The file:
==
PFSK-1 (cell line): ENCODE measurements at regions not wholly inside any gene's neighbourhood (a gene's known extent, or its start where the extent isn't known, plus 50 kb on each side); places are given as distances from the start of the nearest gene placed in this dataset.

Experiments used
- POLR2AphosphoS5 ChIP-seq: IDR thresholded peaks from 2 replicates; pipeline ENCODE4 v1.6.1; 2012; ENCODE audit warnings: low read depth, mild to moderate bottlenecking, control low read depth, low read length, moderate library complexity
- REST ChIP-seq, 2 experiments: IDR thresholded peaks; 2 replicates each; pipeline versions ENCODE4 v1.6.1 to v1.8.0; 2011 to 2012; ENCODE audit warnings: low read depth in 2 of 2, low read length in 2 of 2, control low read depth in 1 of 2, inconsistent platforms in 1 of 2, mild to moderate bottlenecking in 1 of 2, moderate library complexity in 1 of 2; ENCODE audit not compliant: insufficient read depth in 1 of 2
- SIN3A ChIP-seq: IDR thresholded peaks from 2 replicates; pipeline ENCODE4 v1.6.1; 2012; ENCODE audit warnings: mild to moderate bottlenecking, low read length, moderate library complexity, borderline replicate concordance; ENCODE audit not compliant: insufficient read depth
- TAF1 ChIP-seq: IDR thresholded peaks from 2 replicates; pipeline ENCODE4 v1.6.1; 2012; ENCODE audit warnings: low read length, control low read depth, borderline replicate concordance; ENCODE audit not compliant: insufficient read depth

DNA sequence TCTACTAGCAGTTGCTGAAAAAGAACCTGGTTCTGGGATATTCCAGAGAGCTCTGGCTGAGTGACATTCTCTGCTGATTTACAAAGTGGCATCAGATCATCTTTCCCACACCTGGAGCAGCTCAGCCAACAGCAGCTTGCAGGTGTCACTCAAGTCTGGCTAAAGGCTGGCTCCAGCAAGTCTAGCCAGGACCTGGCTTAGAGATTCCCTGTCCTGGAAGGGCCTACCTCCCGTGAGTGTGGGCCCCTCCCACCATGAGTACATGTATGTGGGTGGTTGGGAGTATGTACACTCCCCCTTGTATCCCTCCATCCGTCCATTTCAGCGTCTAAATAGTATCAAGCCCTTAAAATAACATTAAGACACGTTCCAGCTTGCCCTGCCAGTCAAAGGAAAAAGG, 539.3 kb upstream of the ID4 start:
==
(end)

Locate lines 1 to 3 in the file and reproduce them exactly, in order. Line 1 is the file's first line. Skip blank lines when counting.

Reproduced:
PFSK-1 (cell line): ENCODE measurements at regions not wholly inside any gene's neighbourhood (a gene's known extent, or its start where the extent isn't known, plus 50 kb on each side); places are given as distances from the start of the nearest gene placed in this dataset.

Experiments used
- POLR2AphosphoS5 ChIP-seq: IDR thresholded peaks from 2 replicates; pipeline ENCODE4 v1.6.1; 2012; ENCODE audit warnings: low read depth, mild to moderate bottlenecking, control low read depth, low read length, moderate library complexity